Walking the labyrinth

  • Alison James: Associate Dean, Learning and Teaching, LCF
  • Anne-marie Bradley: Counsellor, Student Services, ADS

Brief description of session and activities

Labyrinths are ancient pathways for the spirit; they date back thousands of years & can be found in many cultures. During the last twenty years they have increasingly been used as contemplative tools. Walking them gives opportunity to focus in on yourself, a calming experience and one which can provoke deep inner reflection

Walking the labyrinth can help you:

  • slow your body & mind
  • find a sense of calm & wellbeing
  • let go of something worrying you, of stress or of anger
  • meditate or pray
  • deal with grief or remember someone special
  • focus on a specific aspect of your life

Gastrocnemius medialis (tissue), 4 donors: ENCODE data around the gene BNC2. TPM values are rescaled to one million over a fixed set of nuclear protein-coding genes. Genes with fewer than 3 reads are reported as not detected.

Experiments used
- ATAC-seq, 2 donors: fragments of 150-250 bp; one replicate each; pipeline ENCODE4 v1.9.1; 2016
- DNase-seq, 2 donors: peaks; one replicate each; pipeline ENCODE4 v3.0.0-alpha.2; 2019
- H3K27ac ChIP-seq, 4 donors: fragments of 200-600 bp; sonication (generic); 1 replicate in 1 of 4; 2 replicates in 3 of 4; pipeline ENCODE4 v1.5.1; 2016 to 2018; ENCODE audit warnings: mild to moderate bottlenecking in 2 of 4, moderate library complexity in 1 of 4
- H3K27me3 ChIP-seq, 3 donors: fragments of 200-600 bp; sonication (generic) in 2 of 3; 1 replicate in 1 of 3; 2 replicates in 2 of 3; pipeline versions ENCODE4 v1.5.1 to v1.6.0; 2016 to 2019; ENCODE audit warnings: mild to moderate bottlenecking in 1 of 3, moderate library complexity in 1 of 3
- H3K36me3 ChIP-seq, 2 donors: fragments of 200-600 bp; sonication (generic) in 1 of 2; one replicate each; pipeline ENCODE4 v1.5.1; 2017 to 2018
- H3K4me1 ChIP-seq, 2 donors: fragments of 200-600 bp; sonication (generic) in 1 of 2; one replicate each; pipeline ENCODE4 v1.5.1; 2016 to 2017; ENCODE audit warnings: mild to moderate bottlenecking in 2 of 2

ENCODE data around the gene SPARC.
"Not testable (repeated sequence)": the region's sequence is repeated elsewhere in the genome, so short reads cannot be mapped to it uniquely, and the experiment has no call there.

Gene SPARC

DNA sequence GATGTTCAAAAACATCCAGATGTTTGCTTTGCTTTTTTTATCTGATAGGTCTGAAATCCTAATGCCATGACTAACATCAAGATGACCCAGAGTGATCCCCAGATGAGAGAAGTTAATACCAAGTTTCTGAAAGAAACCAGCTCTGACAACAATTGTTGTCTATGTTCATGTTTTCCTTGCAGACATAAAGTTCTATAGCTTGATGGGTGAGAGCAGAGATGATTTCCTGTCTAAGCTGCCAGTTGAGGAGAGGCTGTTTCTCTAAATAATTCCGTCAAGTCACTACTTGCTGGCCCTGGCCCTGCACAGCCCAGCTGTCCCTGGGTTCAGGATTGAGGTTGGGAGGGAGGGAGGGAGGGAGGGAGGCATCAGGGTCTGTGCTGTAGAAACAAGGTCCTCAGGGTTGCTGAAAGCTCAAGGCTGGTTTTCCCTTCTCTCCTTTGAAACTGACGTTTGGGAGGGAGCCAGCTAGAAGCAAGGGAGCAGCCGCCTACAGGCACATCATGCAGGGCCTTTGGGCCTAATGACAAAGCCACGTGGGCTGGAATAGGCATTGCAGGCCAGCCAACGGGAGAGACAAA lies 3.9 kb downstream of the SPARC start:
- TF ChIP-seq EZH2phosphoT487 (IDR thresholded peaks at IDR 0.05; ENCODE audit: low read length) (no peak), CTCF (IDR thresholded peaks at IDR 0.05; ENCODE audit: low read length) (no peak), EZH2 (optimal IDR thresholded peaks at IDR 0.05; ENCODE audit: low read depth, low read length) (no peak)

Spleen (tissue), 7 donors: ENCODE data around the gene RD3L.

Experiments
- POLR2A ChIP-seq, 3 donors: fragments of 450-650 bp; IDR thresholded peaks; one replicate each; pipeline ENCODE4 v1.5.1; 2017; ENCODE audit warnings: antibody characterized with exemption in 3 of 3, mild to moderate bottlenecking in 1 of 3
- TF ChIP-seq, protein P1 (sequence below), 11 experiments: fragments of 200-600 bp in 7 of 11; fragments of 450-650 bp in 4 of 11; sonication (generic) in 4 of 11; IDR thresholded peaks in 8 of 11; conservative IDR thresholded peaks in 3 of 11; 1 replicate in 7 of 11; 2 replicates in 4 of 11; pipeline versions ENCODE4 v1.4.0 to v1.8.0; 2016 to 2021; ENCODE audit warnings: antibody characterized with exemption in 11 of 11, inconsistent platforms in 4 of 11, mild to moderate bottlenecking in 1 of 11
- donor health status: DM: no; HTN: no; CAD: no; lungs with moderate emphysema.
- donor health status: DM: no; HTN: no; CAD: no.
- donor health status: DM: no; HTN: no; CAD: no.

You can’t get lost as there’s only one path to follow, into the centre and out again; you are more likely to find yourself. Walk at whatever pace feels right for you; let others overtake you or overtake them if you wish. Walk with “soft eyes” - unfocussed and keeping a downward gaze - and an open mind, accepting whatever thoughts come to you.

The walk has three stages:

  • Releasing - letting go, as you walk into the centre, or reflecting on past stages of your life
  • Receiving - pausing at the centre for as long as you wish, absorbing whatever reflections come to you in the present
  • Returning - when you are ready, to the outside world, perhaps reflecting on what you imagine your future to hold

How will students be involved in the session?


What will participants take away from the session?